Glamorgan Spring Bay residents are set to be the major winners from the council's attempt to privatise the council-owned medical facilities.
The council unanimously voted to initiate an expression of interest process which would see one or more service operators take control of East Coast Health in Triabunna and the Bicheno Medical Centre.
Under the plan, Swansea General Practice could come under the same banner as ECH and Bicheno despite being an independent business.
Mayor Robert Young said the council wanted to see the services thrive under professional expertise.
"The general principle is councils are not much good at any form of business, nor is any state or federal government," he said.
ECH was the subject of a review in 2013 by Campbell & Jones which found five key issues with the medical facilities being operated as council-owned entities.
This report highlighted the council's role as a medical practice administrator, the lease agreements, and the staffing arrangements as issues at the time.
"The model for East Coast Health as a Council-owned company or an incorporated association is broken and cannot easily be put back together again," the report read.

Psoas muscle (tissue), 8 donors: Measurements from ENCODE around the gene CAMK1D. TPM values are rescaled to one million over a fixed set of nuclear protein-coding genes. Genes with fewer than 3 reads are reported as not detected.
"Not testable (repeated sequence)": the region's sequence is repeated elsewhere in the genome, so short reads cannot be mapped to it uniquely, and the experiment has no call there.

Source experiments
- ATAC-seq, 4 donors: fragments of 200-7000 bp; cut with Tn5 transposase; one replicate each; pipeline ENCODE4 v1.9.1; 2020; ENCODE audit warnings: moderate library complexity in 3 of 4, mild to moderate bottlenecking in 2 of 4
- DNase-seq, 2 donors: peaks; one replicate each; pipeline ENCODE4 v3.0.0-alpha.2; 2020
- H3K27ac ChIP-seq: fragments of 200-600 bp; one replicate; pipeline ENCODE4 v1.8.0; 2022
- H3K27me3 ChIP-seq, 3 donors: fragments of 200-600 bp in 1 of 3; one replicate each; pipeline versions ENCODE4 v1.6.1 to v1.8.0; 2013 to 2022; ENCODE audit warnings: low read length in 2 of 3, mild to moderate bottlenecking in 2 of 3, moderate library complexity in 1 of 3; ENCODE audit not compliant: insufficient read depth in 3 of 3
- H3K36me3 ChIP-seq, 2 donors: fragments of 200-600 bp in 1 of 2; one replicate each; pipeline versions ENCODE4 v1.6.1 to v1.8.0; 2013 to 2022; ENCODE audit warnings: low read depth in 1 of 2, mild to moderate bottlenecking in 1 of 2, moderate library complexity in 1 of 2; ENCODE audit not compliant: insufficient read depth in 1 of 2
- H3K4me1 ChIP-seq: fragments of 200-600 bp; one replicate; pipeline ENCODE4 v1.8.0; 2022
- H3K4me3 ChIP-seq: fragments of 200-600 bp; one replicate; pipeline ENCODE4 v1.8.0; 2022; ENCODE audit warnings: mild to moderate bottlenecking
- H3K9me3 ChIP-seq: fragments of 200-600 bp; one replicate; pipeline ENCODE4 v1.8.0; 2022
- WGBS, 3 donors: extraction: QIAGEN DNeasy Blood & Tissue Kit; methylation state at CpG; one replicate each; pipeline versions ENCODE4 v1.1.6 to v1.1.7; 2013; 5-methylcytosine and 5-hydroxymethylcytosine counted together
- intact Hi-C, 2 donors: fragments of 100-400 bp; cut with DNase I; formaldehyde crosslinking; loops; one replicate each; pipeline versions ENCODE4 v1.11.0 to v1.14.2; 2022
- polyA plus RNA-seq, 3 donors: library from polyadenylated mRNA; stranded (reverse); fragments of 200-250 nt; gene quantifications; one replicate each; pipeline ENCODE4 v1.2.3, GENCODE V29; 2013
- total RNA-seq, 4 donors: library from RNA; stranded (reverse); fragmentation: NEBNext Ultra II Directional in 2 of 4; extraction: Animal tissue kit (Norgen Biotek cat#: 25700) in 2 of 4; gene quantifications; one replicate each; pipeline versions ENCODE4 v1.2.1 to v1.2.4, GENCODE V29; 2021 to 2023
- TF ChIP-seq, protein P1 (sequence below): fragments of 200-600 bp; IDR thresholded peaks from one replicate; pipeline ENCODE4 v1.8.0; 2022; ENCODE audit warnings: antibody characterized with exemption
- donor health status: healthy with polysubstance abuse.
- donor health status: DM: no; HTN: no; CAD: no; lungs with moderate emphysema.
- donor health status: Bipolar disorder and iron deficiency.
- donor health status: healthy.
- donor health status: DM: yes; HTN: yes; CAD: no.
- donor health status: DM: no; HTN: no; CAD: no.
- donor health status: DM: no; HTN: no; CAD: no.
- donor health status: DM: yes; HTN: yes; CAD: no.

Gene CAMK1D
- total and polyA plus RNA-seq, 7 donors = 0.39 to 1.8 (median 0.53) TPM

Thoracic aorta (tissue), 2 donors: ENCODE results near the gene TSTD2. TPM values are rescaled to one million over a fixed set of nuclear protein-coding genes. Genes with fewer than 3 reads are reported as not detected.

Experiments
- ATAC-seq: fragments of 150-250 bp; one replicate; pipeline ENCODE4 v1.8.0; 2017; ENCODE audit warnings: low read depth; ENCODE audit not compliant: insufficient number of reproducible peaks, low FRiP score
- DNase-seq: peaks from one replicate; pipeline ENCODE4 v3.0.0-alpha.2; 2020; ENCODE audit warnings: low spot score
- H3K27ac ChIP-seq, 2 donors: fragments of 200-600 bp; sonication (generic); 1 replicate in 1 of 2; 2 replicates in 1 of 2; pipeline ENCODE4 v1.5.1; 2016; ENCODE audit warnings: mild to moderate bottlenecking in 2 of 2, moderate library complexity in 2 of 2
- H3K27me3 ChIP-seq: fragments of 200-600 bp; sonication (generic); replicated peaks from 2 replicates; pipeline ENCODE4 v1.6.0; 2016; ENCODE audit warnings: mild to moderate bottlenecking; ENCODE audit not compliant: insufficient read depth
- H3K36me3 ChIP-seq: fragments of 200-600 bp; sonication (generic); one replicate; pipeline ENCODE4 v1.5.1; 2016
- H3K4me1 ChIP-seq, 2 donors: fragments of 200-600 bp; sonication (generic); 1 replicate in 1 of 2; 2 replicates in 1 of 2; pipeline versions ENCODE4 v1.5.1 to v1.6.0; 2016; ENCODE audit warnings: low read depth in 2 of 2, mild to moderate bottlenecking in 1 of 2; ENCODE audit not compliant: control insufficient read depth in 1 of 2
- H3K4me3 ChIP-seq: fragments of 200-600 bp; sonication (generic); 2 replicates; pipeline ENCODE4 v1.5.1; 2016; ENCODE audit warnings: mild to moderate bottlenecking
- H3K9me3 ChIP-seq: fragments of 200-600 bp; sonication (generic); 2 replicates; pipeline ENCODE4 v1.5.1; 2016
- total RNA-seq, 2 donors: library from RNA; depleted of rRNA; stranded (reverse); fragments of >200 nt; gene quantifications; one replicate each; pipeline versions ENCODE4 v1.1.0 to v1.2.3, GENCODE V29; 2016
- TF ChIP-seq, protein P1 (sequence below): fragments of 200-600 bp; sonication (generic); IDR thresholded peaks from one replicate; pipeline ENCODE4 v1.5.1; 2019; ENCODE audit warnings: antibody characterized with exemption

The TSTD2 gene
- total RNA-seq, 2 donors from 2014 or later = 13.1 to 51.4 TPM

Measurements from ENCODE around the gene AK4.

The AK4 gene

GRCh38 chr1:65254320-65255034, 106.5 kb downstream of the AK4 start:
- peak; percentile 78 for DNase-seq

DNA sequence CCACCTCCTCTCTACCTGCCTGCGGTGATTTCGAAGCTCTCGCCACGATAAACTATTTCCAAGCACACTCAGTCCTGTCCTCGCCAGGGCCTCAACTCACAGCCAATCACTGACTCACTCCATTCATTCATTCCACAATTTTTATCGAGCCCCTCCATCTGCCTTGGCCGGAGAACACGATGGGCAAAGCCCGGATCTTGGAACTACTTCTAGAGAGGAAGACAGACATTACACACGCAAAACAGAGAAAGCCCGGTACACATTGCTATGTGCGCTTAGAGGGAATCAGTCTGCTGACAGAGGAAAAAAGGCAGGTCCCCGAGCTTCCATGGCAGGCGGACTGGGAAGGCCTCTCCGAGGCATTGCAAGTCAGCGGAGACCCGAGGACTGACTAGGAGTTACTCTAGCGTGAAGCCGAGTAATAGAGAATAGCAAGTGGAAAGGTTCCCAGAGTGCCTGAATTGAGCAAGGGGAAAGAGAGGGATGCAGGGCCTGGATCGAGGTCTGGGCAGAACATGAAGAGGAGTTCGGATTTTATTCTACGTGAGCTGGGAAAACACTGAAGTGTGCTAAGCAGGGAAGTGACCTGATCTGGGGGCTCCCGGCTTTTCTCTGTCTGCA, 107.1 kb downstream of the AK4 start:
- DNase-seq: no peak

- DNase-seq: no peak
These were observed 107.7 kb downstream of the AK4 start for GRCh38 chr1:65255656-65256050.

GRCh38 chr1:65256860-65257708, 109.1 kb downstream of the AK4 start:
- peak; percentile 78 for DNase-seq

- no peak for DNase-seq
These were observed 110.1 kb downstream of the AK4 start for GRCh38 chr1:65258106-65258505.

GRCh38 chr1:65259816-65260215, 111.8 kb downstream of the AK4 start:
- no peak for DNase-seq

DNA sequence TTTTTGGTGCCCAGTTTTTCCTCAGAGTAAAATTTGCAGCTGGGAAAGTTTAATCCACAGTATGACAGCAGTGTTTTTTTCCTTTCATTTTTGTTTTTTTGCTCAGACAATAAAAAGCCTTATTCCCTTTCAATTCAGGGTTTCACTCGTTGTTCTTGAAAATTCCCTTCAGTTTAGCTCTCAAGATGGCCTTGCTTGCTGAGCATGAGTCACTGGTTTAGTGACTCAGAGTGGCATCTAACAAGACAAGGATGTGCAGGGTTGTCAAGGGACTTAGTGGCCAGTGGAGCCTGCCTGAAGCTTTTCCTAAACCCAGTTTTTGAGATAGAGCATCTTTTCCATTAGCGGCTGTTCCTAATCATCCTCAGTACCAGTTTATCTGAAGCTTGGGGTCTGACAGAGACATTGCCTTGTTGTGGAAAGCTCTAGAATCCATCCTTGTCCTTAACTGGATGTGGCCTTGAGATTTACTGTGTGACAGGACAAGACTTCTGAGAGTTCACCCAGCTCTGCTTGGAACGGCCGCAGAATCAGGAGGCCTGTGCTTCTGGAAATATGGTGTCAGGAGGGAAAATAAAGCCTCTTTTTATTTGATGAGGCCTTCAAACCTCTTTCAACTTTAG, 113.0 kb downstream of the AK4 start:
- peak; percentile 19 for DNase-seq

"When the agreements expire Council should reexamine its role in this area."
However, Cr Young said all medical practices saw the value in incorporating under one banner, several years after it was first recommended.
"There has been a discussion amongst all the doctors that are permanent, including the private practitioners, about whether it is a good idea to bring it under one umbrella and everyone seems to think it is a good idea," he said.
"It'll make it easier because there'll be six or seven doctors."
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The medical centres will be boosted by extra staff numbers to help provide better medical services to residents.
Dr Ashton Kelly is expected to start this week at the Bicheno Medical Centre where he will join Dr Elizabeth Grey.
Another two doctors are expected before the end of the year after one doctor experienced delays due to the coronavirus outbreak and administrative delays.
According to the tabled motion, the council had struggled to bring locum GPs to Tasmania due to the coronavirus and border restrictions.
Cr Young said that the new doctors would be a major boost to the community, which has an elderly demographic.
"I am pleased to see that ... as we older, a bit like a second-hand car, you need a grease and oil change and new rims occasionally to keep operating."
According to the council's timeline, a new service provider could be approved by November.
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